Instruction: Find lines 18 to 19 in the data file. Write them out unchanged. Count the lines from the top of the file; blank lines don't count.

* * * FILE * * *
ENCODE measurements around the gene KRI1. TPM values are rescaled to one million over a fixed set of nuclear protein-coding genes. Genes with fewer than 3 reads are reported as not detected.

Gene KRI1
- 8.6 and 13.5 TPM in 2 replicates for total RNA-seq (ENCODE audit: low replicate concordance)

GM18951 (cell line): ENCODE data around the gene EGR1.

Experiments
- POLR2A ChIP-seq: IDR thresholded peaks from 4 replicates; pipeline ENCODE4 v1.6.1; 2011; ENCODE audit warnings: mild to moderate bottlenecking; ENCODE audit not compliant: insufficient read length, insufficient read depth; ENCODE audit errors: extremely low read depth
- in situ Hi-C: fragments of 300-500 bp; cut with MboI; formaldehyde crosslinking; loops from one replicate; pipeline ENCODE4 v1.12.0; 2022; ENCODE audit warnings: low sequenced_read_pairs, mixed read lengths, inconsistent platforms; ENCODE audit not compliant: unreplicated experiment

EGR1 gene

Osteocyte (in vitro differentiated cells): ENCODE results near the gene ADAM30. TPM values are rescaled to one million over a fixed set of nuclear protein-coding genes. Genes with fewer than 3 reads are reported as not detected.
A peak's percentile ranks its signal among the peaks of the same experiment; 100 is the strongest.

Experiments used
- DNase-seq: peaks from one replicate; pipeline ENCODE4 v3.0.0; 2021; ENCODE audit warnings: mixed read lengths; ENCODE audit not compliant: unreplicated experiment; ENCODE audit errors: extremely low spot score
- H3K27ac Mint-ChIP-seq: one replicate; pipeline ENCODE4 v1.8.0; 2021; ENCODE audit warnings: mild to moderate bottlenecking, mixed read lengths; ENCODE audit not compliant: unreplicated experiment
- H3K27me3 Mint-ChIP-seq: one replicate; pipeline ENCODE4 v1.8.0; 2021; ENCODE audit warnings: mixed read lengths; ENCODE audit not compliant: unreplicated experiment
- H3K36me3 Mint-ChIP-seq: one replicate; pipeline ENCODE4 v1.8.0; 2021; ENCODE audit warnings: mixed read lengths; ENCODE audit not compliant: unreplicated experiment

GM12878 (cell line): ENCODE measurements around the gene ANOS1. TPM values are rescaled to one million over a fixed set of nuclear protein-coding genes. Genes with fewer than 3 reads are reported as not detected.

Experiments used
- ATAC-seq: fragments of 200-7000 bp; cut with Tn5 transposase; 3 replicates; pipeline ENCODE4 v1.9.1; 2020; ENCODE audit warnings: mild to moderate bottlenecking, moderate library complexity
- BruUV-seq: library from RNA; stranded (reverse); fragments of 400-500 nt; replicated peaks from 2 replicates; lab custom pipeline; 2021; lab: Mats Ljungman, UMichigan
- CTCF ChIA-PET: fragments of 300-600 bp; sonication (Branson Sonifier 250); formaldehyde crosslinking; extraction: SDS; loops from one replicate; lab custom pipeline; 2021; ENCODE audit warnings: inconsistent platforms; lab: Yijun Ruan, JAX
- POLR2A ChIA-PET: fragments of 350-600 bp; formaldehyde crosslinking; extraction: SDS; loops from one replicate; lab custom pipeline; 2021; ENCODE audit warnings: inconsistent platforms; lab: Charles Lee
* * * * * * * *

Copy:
- ATAC-seq: fragments of 200-7000 bp; cut with Tn5 transposase; 3 replicates; pipeline ENCODE4 v1.9.1; 2020; ENCODE audit warnings: mild to moderate bottlenecking, moderate library complexity
- BruUV-seq: library from RNA; stranded (reverse); fragments of 400-500 nt; replicated peaks from 2 replicates; lab custom pipeline; 2021; lab: Mats Ljungman, UMichigan